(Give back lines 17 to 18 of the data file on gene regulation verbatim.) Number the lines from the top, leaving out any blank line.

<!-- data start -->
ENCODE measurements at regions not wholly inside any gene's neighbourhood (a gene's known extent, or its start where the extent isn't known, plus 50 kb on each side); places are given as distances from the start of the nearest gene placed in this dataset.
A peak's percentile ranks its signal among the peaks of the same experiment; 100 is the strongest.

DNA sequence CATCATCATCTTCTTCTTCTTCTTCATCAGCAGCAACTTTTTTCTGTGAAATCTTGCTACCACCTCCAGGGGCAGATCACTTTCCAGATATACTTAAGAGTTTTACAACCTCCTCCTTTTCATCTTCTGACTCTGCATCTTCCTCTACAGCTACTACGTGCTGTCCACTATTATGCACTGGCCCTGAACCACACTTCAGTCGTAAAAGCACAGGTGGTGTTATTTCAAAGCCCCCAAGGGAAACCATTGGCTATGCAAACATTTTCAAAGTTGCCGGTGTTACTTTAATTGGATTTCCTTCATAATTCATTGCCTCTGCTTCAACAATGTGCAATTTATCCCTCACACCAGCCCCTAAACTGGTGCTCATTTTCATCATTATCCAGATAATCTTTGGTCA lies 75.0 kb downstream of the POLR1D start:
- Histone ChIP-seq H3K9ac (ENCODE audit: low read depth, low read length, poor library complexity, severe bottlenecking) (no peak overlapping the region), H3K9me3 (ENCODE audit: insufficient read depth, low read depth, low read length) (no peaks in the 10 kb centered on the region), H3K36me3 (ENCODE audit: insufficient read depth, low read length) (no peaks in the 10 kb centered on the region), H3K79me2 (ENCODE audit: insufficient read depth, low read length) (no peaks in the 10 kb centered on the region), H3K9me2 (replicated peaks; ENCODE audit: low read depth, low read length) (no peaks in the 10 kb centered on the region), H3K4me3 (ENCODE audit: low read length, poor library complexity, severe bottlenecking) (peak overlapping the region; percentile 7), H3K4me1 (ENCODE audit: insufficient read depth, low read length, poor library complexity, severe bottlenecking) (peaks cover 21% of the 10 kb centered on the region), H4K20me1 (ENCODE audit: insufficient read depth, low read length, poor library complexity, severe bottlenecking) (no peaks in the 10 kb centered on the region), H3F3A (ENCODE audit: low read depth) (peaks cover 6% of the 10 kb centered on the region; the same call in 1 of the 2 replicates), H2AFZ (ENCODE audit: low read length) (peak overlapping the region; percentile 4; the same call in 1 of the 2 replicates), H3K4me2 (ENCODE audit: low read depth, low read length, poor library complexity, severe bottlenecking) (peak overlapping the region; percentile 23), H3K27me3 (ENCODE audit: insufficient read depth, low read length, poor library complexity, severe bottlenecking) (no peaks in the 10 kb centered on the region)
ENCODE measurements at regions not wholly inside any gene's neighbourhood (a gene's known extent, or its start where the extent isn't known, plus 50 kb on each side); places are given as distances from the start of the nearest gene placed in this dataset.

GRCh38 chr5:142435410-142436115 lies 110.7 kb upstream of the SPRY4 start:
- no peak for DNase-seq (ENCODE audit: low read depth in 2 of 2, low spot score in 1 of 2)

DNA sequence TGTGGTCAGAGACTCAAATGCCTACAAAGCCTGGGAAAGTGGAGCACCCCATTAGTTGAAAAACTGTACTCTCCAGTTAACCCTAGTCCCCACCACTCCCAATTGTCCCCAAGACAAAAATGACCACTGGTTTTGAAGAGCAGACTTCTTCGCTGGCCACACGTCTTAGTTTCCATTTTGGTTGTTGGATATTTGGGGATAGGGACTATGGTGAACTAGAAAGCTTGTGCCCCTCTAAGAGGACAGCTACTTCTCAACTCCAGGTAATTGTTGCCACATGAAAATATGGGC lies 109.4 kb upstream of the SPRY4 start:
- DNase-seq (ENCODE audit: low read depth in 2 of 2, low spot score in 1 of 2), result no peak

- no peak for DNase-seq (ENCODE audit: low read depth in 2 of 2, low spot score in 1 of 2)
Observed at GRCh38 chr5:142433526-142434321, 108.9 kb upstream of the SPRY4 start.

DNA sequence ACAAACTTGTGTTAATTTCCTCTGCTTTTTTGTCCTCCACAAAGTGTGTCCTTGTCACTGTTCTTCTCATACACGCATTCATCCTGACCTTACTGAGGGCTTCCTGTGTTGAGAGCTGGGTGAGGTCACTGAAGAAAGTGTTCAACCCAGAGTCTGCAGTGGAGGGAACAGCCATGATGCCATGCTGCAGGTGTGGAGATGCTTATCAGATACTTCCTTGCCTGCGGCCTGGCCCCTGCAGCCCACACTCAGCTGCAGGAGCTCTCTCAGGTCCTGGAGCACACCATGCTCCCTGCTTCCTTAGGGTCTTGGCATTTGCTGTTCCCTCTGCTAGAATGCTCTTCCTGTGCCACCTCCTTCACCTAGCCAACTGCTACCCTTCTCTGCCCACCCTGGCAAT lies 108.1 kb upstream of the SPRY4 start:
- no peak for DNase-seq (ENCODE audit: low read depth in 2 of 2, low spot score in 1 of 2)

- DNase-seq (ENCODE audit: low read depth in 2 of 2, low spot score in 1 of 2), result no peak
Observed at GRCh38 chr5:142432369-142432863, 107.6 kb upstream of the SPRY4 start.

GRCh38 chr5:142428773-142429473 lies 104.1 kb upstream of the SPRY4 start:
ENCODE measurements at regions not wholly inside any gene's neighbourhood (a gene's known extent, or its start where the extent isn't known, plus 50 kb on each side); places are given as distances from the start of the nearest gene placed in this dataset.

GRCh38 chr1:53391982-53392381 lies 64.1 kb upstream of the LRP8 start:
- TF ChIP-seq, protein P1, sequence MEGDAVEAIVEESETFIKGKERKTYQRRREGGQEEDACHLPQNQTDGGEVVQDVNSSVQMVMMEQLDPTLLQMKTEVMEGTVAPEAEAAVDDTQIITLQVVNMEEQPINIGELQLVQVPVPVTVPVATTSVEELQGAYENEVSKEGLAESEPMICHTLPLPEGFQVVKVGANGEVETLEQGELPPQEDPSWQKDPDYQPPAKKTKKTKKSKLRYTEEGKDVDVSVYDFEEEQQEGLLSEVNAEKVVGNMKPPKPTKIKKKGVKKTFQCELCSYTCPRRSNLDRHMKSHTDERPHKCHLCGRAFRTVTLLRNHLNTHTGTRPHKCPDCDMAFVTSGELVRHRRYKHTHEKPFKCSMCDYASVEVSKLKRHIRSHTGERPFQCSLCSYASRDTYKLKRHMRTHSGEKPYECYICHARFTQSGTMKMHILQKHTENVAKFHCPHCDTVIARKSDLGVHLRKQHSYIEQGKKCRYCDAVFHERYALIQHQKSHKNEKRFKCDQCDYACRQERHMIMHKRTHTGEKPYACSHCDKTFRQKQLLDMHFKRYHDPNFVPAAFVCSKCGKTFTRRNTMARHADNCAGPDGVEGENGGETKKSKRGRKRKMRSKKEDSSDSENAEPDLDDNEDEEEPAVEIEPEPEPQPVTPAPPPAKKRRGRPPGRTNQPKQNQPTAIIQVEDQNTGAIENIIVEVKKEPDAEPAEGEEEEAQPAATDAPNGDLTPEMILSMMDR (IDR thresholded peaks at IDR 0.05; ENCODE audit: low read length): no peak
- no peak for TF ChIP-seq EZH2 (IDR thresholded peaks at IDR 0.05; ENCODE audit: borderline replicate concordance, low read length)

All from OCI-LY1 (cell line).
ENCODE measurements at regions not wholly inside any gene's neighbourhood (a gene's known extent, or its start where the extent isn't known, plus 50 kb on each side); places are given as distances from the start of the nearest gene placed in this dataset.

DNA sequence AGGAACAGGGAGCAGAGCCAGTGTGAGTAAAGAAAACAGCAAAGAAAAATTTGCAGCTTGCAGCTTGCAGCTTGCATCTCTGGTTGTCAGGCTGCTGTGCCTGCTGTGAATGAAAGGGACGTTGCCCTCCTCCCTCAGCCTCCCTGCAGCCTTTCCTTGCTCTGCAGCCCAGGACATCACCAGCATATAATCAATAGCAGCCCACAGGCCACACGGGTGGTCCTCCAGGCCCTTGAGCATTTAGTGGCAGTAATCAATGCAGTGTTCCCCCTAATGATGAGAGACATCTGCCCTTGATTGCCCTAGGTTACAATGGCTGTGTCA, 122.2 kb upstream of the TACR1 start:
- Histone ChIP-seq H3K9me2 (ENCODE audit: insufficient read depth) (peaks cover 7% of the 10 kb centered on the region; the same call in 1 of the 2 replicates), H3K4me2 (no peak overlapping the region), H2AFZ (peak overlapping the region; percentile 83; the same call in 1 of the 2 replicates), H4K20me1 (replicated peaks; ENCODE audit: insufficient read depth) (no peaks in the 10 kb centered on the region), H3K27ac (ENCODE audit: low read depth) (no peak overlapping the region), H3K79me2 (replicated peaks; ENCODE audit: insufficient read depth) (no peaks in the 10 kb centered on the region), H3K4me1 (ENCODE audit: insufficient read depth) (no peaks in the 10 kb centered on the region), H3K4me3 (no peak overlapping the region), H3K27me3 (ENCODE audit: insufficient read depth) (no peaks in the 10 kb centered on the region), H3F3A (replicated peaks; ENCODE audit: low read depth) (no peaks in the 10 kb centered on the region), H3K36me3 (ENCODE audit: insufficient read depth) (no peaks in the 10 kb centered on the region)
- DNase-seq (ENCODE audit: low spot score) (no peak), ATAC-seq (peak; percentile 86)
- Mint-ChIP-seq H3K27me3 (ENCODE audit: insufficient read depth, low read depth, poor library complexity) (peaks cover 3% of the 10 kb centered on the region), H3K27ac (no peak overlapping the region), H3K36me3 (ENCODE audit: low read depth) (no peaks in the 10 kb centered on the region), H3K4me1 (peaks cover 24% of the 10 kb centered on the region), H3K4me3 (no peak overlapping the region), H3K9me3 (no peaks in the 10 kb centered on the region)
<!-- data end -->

ENCODE measurements at regions not wholly inside any gene's neighbourhood (a gene's known extent, or its start where the extent isn't known, plus 50 kb on each side); places are given as distances from the start of the nearest gene placed in this dataset.

GRCh38 chr1:53391982-53392381 lies 64.1 kb upstream of the LRP8 start: